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On the 2d of April of the same year, Congress accepted the cession, and on the 26th of May passed an act organizing the "Territory of the United States south of the river Ohio." In July, 1795, the territorial legislature ordered a census to be taken to ascertain whether the population amounted to 60,000, this number entitling the Territory to admission into the Union as a State by the terms of the ordinance of 1787 and the deed of cession. The census showing a sufficient population, a convention was called to form a State constitution. This body met in January, 1796, and on the 6th of February adopted a constitution. A copy was forwarded to the President of the United States in the same month, with a notification that on the 28th of March the territorial government would cease. The peculiar action of Tennessee in demanding rather than asking admission into the Union is to be explained by her understanding of the ordinance of 1787. A very earnest debate followed, but finally an act for admission was passed; it was approved June 1st. Tennessee was the first State admitted which had been previously governed as a Territory.1


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Ohio Admitted, Feb. 19, 1803.

There had been thus three new States admitted into the Union before the close of the century: Vermont, Kentucky, and Tennessee. The first in this century was ОнIO, admitted February 19th, 1803; which, though the seventeenth at the time of her admission, has long held the third rank in population. The old States had ceded to the United States all their claims of jurisdiction, and, with a few

1 The Census returns and some other official publications make Kentucky a part of the "Territory of the U. S. south of the river Ohio," and the same error is found in various other works. This Territory, organized May 26th, 1790, was limited to that ceded by North Carolina and a strip by South Carolina. Kentucky was regarded as a part of Virginia, and as such was admitted into the Union. Virginia had given her consent to the admission of Kentucky before North Carolina had made her cession, and before the Territory south of the Ohio had been organized.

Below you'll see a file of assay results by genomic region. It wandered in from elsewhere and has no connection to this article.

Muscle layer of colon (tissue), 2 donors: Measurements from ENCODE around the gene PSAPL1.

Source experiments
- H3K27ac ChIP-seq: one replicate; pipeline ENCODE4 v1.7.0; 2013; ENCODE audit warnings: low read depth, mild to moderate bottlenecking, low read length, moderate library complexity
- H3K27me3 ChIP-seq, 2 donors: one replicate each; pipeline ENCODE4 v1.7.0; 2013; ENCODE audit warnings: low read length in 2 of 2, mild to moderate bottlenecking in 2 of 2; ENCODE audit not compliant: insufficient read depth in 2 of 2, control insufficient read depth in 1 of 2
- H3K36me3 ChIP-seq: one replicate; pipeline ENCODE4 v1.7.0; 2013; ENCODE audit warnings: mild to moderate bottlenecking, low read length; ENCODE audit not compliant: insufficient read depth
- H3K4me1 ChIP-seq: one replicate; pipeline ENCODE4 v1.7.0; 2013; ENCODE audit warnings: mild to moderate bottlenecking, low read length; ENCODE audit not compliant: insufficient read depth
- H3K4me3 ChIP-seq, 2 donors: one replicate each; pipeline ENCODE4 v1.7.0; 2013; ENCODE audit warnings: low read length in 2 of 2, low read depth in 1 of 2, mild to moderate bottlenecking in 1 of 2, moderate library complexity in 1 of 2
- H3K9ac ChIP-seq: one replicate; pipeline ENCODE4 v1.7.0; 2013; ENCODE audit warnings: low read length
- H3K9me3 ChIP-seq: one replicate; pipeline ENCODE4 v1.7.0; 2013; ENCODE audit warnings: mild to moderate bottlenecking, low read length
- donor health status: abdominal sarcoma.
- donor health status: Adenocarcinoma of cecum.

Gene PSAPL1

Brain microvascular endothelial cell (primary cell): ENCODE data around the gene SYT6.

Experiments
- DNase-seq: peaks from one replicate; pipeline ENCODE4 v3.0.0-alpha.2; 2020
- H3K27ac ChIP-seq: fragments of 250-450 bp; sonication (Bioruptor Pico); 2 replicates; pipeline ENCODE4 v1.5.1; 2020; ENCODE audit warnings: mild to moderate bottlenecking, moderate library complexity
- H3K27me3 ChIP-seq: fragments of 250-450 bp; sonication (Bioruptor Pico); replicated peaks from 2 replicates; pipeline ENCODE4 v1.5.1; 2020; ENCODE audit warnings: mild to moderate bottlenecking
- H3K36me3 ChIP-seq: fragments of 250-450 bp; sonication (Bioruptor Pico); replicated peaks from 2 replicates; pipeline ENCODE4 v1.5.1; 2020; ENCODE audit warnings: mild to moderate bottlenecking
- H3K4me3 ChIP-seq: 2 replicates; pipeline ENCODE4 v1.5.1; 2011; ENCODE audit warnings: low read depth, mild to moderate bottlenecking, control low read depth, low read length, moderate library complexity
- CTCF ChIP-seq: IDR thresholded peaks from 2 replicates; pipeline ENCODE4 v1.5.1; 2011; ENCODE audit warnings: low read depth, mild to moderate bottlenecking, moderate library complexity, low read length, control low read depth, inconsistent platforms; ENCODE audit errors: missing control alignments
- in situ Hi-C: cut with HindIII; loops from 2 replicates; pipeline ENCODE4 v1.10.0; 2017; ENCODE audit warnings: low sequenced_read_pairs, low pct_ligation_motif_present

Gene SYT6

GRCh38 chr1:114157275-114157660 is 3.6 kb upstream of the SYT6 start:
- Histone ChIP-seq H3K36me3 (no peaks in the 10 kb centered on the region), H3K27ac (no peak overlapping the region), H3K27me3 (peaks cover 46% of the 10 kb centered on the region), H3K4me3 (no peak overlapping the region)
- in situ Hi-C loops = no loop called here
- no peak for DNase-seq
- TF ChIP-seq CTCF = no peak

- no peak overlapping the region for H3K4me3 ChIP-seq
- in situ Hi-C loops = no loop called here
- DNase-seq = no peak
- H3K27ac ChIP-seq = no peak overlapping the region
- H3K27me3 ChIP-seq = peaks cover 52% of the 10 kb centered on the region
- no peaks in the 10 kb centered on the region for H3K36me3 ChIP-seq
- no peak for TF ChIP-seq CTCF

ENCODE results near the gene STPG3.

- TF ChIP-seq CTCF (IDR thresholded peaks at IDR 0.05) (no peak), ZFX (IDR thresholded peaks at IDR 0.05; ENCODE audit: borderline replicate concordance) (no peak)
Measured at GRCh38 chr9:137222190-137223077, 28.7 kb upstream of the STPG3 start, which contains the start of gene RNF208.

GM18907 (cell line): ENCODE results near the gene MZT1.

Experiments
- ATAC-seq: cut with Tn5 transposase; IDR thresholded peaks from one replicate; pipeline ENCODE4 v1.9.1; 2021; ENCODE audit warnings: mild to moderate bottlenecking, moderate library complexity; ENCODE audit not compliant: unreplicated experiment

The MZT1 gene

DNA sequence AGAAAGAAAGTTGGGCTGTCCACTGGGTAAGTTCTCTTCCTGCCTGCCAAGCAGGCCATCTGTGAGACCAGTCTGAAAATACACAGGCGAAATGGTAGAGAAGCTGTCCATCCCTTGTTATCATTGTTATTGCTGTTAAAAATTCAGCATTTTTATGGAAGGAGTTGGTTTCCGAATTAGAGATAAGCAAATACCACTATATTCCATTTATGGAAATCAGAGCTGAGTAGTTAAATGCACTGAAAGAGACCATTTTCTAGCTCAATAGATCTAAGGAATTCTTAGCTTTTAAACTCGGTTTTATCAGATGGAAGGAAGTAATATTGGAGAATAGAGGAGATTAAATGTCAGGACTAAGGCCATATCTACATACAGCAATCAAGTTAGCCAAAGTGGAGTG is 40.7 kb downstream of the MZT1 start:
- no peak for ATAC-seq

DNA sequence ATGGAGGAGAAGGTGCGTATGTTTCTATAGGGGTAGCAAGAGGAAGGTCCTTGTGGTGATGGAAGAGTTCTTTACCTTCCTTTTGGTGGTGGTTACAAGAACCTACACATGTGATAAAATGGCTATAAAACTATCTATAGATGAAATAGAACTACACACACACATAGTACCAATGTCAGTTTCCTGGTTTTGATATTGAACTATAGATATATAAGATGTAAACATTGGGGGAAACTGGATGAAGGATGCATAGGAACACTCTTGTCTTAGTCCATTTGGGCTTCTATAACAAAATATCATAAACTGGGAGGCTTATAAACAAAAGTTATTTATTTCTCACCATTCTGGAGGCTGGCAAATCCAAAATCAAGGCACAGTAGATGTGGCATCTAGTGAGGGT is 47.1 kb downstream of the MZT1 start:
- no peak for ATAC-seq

exceptions, of soil, to territory lying north-west of the Ohio On the 13th of July, 1787, while the Convention was framing the Constitution at Philadelphia, Congress The Ordinance at New York passed an "Ordinance for the govof 1787. ernment of the territory of the United States north-west of the River Ohio" This was the most important act performed by Congress under the Articles of Confederation. "Never, probably, in the history of the world, did a measure of legislation so accurately fulfill, and yet so mightily exceed, the anticipations of the legislators." 1

Its object was declared to be to "extend the fundamental principles of civil and religious liberty which form the basis whereon these republics, their laws and constitutions are erected; to fix and establish those principles as the basis of all laws, constitutions, and governments which forever hereafter shall be formed in the said Territory." (The ordinance in full may be found in the Appendix.) 2

The North-west Territory.

The Territory embraced all the land which belonged to the United States north-west of the Ohio River, and all to which Great Britain had any claim at the time of the treaty of 1783. It extended from Pennsylvania to the Mississippi, and from the Ohio to the great lakes. The ordinance provided for its division into three States, or five if the people should prefer. Five States have been organized: Ohio, Indiana, Illinois, Michigan, and Wisconsin. The territorial government was organized soon after the passage of the ordinance. The government was vested in a Governor and Judges; but when there should be 5,000 free

1 Chase's Statutes of Ohio.

This ordinance was enacted immediately after an association of Revolutionary officers had proposed to Congress to buy a large tract of land on the Ohio for the purpose of settlement. These men wanted the protection of a good government, and this ordinance was framed in accordance with their wishes. Some of its best provisions are known to have been incorporated at the suggestion of the agent of the association, Rev. Manasseh Cutler, of Massachusetts. The settlement was made at Marietta, April 7th, 1788, under the leadership of General Rufus Putnam.